The Art of Death

By Sneha Saha
Picture Credits
Vogue Italia

“Death is not the opposite of life

but a part of it.”

-Haruki Murakami

With the recent pandemic taking over the world, there has been one persistent thought that has been at the forefront of my mind or pretty much, I guess, everyone else’s too-the fear of facing death. So if you are one of them, you might want to dive in further as to know why death is nothing but just a part of life, as Murakami said.

You see, birth comes with death; they come hand in hand. And it is death that brings with it the beauty of uncertainty, the hopefulness for tomorrow. Have you ever thought how mundane our existence would have been if we knew that we were to live forever? There would be days when it would be just as tedious and dull to watch every sunrise as to see the stars and the moon every night.

Our inescapable mortality is a law of nature and this impending death that awaits for us makes us even more human, more alive.

However, if you have seen the movie ‘The stoning of Soraya M’ you would definitely know what I am trying to convey. When Soraya, the protagonist, is led to execution based on a false allegation set by her husband against her to get her out of his way, Soraya is asked by her grieving aunt before the trial if she is afraid of death. Soraya vehemently answers that what she is afraid of is not death, rather dying. She concludes, “I am afraid of the pain of my death, the pain from the stones, but I am at peace with myself and my God.”

Her reaction has left the audience with a cliffhanger and made everyone invest an ample amount of thoughts on it. Death is an inevitability we cannot deny but it is also a constant reminder that demands us to enjoy the present and of course spend the limited time we have in our hands with our family and friends, expressing our heartfelt appreciation and gratitude at every step. While musing over death it also rings a bell that like Soraya, I am not afraid of death but afraid of the ones I’m going to leave behind.

It is both sad and comforting to know that our words shall go on to live farther more days and our voices shall travel farther more miles in the memories of others after our existence is removed from the cycle of this universe.

I am not immortal and tomorrow I might not walk on this earth and knowing that death is coming, maybe sooner or later, makes life more worth living for. When someday the breath of life unhinges itself from the cares of my body, I will muse over the love I have earned and the opportunities I have received to love in return so that when I’m gone, my family and friends would have rich memories to cherish of the times together.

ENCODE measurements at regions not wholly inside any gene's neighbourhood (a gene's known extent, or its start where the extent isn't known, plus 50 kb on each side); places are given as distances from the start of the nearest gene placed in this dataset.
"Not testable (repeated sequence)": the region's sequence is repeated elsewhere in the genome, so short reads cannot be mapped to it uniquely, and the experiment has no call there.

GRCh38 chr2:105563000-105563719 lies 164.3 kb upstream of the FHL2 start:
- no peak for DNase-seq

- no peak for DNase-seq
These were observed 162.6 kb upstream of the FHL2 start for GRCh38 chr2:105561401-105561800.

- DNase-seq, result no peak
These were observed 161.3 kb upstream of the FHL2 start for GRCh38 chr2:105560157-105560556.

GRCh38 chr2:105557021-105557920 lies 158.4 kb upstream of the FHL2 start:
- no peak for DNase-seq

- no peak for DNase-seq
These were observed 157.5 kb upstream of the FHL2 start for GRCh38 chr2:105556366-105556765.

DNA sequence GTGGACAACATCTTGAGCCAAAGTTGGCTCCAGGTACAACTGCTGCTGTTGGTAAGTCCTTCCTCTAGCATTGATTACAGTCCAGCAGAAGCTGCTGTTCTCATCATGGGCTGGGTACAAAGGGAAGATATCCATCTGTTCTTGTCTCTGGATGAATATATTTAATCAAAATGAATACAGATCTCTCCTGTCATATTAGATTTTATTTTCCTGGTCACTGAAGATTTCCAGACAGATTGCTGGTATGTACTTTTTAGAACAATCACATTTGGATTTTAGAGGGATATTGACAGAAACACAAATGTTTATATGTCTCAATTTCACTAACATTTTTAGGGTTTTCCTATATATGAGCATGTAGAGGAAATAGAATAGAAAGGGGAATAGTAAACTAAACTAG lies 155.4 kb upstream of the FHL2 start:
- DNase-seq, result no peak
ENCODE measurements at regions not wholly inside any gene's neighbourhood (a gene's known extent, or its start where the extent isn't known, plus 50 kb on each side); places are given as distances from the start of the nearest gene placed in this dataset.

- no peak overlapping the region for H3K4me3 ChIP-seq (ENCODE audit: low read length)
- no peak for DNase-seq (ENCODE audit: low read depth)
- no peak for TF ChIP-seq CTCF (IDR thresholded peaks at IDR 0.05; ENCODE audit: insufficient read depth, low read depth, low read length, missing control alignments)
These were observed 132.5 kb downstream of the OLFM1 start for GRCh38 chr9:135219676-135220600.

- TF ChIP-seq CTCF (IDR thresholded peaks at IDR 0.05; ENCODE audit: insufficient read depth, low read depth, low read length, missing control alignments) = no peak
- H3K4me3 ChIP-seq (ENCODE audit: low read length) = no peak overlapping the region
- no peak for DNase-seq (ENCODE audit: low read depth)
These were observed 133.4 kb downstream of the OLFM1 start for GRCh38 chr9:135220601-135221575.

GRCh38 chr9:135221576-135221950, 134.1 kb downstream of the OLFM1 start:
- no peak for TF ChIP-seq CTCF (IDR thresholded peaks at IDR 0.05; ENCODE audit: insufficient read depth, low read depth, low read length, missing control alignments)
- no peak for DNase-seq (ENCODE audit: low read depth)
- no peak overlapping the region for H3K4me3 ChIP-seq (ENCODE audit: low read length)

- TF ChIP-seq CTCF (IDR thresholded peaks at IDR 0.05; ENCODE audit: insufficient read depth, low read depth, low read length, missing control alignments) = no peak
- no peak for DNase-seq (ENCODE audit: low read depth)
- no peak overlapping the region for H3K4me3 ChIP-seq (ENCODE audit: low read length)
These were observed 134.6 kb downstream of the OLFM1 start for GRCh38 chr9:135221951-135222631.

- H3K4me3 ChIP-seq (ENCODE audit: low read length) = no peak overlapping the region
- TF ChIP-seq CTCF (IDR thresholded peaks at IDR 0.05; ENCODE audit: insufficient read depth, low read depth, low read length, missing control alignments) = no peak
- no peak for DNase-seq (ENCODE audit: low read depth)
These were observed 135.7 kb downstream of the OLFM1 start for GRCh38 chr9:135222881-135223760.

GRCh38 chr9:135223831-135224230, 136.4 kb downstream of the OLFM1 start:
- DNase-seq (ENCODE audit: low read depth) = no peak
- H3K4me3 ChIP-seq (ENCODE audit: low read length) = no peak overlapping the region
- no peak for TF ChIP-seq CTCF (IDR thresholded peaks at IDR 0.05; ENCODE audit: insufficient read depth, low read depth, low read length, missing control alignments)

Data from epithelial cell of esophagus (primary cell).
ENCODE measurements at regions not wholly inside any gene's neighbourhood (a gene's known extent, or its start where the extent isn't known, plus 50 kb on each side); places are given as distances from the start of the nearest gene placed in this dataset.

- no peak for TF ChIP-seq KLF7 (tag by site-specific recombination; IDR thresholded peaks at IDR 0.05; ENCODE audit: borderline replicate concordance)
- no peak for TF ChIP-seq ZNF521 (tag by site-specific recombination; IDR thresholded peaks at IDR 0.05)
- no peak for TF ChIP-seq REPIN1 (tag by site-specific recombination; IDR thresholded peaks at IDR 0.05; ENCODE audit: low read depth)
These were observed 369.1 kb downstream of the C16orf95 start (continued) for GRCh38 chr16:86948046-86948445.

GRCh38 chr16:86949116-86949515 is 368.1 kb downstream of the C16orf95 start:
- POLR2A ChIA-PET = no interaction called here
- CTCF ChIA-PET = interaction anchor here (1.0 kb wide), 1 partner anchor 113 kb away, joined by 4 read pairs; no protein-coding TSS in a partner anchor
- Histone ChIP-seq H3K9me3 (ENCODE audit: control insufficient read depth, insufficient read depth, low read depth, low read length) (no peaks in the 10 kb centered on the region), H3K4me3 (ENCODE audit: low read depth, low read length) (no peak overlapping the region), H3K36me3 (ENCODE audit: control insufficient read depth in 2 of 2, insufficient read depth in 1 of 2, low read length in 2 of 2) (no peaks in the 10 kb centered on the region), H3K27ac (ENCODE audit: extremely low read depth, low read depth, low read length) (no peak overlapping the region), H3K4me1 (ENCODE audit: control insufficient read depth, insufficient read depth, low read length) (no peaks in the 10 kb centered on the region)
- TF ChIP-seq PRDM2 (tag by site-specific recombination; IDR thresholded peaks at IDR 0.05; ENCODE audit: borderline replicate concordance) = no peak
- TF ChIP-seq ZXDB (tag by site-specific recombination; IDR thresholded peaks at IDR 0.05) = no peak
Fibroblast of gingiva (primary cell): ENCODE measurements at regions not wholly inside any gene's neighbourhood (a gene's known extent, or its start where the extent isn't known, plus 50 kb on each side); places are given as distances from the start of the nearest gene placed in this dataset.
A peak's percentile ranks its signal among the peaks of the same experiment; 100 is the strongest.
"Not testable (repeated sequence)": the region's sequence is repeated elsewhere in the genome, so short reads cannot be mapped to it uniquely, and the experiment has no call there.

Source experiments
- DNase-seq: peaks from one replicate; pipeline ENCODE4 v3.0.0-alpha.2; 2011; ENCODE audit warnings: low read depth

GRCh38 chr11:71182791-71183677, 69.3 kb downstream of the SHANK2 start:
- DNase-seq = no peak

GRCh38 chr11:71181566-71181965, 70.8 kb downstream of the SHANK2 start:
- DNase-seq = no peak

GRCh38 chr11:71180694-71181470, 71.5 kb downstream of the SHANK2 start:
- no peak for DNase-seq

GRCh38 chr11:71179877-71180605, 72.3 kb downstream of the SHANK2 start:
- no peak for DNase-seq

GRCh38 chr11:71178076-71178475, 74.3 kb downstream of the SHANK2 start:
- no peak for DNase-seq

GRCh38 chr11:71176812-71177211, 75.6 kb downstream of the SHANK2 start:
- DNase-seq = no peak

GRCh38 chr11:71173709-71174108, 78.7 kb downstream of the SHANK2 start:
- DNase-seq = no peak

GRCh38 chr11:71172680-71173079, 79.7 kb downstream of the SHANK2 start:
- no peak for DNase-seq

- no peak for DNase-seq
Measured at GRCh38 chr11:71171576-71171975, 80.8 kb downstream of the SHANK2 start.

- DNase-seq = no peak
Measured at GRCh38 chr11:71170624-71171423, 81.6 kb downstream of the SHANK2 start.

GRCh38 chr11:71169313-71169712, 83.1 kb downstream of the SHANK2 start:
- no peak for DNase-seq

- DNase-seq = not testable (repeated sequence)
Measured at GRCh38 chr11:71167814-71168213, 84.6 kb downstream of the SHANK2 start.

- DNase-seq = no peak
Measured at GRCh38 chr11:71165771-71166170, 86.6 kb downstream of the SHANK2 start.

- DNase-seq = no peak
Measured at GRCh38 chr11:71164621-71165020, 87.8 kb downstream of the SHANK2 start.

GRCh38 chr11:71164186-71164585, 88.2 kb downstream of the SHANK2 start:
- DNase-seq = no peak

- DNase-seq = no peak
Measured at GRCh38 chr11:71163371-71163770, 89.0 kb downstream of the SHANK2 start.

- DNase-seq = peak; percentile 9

At the age of fifteen life threw a crazy curveball at me, such that I had to bid my final adieu to the most important person in my life-my father. It was at that instant that realization dawned on me out-of-the-blue- the moment we are living right now becomes a memory the next and we leave this world, handing it off to those who are still living, breathing and actively participating in life’s choices and goals awaiting.

On the other hand, many times I have seen people considering death as the separation of the soul from the body, a moment of separation and goodbye from this world. But if you ask me, I would rather say something different. To me, death is the drifting away of the reality from you, of what you know now or have known since years- family, friends, relatives, and etcetera. 

I think the only reason people are so afraid of facing death is because it throws you into an oblivion and what seems real to you now suddenly ceases to exist. So what really happens to all the struggles, accomplishments, failures and lessons you have acquired throughout your life? Do they just float off into space as specks of dust or become a part of history with a summarized biography including dates of birth and death, spouse and children’s names?

I believe that on the last days what is going to matter most will be the knowledge and experiences I had gained so that I leave this world with an eternal understanding that I had not failed as a human or to humanity and I guess that will be enough.

“We all die.
The goal isn’t to live forever,
the goal is to create something that will.”

Chuck Palahniuk

So what do you think now?

Are you afraid of death? Or dying?

To read more musings, click here.